Edited by Christie Chu
Santa Clara, Cuba
On the road to Santa Clara, as I’m overtaking a tractor or a horse-pulled cart, I can make out rows of billboards freshly repainted for the 50th anniversary of the Revolution.
“A new world is possible… It will happen.”
“A new world is possible…It will happen:” a sort of Cuban “yes, we can.” The promise of change is as old as Castro’s (and his brother’s) government.
“For an effective and productive socialism” suggests another board while I’m overtaking in my rented jeep an old Ford truck from the ’50s carrying a sugar cane shipment. Ahead of us is a brand new Chinese coach bus driving tourists (like me) to a resort on some reef.
Today is the day following Barack Obama’s inaugural speech and if this historical event is reverberating through Cuba, everyone is hiding it very well.
Granma, the official newspaper of the Cuban Communist Party, has devoted a small article to the event on page four. It mainly deals with the exceptional safety measures, but it notes that the international community is optimistic about Obama and hopes for a new era based on dialogue.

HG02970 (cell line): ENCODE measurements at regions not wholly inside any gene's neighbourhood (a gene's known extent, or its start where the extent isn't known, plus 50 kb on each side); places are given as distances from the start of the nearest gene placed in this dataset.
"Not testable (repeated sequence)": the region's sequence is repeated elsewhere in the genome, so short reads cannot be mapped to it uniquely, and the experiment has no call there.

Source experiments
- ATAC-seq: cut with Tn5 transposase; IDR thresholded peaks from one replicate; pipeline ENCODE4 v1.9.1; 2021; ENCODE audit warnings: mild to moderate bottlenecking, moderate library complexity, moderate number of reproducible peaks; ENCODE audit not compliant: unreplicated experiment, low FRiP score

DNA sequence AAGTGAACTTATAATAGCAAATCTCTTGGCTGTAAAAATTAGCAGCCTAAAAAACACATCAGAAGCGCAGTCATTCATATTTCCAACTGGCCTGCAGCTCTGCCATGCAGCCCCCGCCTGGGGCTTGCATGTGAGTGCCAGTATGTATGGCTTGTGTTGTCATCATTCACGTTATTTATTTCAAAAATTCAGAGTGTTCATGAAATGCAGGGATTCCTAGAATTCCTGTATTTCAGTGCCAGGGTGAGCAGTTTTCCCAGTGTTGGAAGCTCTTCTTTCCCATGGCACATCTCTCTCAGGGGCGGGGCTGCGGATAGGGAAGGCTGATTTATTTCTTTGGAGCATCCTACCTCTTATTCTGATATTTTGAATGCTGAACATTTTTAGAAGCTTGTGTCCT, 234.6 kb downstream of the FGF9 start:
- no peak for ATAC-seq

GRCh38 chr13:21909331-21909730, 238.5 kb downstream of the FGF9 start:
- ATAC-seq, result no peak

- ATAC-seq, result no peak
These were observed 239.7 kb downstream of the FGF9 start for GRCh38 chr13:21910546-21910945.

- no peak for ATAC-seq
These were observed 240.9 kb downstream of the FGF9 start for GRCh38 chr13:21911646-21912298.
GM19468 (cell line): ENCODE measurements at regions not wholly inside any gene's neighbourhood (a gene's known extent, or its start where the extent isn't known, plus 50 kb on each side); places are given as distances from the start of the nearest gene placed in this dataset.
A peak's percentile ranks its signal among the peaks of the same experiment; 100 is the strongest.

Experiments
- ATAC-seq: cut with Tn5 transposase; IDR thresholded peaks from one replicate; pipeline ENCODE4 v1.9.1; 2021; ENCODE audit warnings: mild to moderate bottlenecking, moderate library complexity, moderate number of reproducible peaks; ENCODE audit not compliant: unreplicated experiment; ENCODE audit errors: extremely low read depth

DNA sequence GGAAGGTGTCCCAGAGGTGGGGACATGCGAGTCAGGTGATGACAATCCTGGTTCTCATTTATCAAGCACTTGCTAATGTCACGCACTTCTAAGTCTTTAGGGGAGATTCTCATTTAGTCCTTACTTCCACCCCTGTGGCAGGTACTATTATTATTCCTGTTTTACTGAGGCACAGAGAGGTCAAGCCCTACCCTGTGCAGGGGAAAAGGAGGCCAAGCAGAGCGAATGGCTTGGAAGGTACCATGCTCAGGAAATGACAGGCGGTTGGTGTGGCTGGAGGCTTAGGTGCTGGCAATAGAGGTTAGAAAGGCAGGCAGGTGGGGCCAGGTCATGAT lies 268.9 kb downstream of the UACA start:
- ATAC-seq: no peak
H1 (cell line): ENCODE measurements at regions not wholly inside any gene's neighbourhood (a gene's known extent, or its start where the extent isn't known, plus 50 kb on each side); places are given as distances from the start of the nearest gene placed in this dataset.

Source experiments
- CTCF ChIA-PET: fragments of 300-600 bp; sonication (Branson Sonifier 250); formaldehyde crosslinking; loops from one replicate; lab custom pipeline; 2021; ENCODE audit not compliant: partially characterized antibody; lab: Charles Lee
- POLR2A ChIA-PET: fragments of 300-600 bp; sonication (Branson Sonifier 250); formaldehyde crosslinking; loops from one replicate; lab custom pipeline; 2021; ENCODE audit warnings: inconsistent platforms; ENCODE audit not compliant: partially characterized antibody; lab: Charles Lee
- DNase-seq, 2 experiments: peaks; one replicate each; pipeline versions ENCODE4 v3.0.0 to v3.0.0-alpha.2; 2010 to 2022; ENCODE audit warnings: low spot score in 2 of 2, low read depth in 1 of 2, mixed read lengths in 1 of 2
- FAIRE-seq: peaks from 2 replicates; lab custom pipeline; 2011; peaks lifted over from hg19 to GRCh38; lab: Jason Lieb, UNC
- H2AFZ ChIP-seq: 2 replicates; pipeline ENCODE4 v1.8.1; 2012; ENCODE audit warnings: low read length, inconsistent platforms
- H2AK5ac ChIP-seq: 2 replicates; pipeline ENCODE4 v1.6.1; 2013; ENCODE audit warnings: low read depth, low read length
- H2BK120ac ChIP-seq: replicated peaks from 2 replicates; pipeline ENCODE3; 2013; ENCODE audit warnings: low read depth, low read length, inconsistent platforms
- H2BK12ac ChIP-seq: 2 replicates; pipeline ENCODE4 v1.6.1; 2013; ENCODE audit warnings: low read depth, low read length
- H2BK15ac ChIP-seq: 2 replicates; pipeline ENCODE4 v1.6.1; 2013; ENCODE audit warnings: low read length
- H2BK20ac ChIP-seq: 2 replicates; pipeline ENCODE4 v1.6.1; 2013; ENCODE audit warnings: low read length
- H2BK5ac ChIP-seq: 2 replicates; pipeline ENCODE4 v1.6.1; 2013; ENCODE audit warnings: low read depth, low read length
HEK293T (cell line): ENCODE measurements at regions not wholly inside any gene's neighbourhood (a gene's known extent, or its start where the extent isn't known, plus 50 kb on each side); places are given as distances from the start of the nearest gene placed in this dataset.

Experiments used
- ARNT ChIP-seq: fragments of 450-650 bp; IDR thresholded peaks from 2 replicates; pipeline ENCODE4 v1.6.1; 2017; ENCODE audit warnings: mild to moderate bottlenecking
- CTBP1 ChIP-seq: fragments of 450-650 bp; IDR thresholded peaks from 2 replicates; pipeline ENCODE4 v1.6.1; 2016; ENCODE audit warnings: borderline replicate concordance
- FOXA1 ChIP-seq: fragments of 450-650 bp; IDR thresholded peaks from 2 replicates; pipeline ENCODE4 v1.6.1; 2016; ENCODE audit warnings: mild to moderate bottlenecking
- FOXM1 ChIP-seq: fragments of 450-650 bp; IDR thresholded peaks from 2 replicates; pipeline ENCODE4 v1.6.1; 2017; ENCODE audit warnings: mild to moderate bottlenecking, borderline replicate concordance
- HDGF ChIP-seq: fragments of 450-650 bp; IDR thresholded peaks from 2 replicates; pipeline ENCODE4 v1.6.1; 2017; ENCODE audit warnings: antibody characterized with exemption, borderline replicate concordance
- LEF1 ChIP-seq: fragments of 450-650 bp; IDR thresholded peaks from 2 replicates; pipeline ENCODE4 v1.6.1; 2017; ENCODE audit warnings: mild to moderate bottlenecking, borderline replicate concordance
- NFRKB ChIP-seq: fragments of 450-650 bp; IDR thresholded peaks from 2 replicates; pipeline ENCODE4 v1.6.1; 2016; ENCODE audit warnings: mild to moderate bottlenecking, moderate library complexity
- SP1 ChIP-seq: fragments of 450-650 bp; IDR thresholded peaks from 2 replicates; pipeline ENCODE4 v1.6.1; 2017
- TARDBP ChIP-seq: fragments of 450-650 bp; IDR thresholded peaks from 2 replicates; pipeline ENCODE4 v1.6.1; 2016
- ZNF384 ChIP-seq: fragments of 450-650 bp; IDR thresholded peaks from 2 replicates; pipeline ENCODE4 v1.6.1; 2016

The public show Mesa Redonda (Round Table) on national T.V. has pointed out the huge problems that the president has to face.
There’s no real excitement in the streets. “We have seen so many American presidents, some tougher ones, some softer ones, but the embargo’s still there…” Juan tells me with a shrug.
“It will be better than with Bush though, that’s for sure, he was the worst one. In Cuba, people like clever politicians, so Bush…”
Although Juan criticizes the Cuban political regime, he’s proud to live in a country whose inhabitants are among the most educated ones and where illiteracy is almost unknown.
I’m losing myself in the narrow and sad streets of Santa Clara. There are small lines standing in front of poorly stocked grocery stores. The town has lost its bright colors but painters are refreshing a school’s wall with ocher.
Some children, wearing uniforms with a red scarf tied around their neck, are running in the streets. They look like the ones who are painted on the poster that announced “a new world is possible.”
I’m getting to the Guevara place, an immense Stalinist space overlooking Santa Clara. The revolutionary’s statue has a proud place at the top of a giant base. Pieces of speeches, along with these famous words: “Hasta la victoria siempre” – until the everlasting victory, are chiseled in a stone that has been blackened by years.